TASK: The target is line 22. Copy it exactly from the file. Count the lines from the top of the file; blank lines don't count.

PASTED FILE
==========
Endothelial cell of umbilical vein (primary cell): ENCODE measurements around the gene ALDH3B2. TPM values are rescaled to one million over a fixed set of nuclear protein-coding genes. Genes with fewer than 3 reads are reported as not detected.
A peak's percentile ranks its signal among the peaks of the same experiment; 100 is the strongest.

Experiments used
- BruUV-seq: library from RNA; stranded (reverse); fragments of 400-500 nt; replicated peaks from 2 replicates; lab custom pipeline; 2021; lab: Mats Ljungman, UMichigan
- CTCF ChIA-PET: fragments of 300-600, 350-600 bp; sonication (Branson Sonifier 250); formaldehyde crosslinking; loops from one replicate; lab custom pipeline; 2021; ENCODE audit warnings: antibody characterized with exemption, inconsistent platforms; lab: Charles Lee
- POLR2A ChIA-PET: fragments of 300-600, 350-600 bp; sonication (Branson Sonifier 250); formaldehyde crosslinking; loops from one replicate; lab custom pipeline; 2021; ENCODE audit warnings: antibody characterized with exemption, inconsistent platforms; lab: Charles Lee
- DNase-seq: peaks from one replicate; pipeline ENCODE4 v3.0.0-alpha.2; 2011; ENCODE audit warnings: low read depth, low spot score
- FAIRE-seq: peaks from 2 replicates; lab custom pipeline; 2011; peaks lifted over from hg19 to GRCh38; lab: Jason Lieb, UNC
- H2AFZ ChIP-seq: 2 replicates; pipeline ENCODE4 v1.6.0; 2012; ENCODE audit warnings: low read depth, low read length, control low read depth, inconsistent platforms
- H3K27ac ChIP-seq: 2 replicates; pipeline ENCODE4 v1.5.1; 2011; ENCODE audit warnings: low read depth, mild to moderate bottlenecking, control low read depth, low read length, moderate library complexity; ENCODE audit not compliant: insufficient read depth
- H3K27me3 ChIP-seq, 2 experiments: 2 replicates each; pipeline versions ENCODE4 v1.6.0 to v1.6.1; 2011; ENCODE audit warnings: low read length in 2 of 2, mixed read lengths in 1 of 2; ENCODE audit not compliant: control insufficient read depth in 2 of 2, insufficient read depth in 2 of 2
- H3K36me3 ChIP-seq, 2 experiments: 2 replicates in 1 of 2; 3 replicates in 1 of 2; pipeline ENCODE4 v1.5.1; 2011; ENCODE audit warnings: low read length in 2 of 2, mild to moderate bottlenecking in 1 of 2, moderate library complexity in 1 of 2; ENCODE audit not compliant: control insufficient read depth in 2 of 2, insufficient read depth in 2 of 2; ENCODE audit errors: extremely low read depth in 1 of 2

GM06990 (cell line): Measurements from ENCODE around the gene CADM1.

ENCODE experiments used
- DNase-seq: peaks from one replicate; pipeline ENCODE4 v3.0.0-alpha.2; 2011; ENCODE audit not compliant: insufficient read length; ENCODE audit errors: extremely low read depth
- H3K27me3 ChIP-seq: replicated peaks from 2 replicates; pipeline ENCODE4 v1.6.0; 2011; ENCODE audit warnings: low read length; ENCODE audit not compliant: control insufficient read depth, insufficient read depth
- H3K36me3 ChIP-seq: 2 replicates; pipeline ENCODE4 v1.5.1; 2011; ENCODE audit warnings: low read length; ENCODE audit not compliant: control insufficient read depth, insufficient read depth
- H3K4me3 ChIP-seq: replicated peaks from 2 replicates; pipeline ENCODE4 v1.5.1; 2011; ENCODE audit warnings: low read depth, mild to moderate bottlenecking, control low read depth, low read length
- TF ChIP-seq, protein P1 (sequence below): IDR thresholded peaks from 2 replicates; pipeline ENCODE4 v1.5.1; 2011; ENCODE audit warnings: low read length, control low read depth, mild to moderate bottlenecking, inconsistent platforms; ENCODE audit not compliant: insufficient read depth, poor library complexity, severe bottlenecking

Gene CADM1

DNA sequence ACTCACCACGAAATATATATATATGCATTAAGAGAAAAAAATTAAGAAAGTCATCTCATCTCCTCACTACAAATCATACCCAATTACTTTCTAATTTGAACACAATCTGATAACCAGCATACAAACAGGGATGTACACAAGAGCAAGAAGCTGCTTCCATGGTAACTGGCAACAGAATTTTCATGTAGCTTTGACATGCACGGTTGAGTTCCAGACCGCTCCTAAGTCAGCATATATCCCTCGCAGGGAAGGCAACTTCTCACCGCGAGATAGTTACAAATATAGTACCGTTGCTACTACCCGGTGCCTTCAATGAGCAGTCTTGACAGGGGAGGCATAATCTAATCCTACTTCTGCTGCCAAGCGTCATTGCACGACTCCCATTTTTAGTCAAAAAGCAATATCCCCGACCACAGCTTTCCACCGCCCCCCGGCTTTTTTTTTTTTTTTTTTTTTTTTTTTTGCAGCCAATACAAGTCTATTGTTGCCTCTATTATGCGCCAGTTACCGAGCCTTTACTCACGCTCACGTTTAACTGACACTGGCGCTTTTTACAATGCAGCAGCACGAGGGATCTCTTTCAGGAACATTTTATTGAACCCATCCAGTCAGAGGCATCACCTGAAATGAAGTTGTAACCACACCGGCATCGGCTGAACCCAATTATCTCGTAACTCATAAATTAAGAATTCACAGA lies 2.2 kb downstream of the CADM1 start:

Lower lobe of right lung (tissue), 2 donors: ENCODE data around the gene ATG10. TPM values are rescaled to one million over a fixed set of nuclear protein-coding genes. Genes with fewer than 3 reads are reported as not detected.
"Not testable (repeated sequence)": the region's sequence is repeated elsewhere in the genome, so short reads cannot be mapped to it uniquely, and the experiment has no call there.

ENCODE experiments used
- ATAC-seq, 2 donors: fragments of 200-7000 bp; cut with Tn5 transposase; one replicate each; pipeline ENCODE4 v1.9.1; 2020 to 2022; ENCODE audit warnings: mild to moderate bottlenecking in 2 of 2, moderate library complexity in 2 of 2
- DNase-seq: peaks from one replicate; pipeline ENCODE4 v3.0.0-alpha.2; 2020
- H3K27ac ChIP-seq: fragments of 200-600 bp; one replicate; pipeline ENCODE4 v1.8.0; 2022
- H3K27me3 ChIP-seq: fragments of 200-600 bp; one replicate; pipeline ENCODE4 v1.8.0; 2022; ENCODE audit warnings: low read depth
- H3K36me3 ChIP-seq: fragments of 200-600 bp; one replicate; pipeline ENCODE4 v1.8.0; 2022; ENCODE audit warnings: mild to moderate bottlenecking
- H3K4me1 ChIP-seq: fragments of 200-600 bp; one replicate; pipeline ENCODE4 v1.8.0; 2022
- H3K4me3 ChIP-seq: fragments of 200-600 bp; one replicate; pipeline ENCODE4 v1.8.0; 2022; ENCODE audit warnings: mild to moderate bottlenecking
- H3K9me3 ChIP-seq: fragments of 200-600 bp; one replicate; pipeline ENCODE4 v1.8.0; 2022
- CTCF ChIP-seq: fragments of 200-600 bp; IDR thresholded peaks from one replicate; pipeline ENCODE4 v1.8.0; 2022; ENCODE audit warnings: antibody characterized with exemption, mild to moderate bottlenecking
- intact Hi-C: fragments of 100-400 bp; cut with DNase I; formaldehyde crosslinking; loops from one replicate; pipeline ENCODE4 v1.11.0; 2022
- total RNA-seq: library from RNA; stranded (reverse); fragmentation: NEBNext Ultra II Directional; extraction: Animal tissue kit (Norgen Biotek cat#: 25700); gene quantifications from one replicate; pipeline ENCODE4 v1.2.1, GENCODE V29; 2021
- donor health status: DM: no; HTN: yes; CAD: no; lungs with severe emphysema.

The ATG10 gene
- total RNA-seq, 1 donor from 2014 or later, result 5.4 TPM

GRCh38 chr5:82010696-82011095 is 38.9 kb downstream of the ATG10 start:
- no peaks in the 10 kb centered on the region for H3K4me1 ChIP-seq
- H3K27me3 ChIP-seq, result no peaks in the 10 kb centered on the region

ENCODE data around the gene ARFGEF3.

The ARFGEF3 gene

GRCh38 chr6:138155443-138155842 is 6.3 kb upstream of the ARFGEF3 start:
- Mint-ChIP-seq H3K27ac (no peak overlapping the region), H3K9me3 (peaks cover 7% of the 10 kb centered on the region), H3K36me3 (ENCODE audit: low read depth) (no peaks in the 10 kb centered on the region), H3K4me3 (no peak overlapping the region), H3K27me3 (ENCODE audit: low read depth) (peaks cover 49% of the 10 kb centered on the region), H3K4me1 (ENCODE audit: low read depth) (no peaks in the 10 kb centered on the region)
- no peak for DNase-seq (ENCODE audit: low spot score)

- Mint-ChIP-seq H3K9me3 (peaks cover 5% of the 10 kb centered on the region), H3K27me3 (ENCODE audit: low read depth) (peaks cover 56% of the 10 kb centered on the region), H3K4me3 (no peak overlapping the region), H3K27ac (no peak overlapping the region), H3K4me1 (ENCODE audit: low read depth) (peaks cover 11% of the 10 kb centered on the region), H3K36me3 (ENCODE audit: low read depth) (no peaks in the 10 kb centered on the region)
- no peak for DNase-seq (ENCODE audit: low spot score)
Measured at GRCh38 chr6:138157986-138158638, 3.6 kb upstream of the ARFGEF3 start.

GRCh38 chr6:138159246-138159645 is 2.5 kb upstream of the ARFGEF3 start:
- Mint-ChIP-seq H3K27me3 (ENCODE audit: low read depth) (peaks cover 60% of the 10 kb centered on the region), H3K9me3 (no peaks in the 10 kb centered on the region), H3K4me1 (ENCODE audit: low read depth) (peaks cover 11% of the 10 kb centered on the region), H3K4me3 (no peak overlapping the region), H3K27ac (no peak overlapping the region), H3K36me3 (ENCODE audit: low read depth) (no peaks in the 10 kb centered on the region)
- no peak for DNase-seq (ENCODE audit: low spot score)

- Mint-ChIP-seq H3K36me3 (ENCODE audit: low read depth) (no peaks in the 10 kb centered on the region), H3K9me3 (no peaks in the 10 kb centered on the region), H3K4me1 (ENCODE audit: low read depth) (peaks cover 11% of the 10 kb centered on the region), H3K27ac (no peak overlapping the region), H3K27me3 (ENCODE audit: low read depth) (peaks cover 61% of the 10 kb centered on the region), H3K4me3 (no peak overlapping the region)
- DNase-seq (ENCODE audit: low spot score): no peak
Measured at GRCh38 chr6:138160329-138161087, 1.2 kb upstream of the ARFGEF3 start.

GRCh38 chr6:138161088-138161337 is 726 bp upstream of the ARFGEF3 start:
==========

Lower lobe of right lung (tissue), 2 donors: ENCODE data around the gene ATG10. TPM values are rescaled to one million over a fixed set of nuclear protein-coding genes. Genes with fewer than 3 reads are reported as not detected.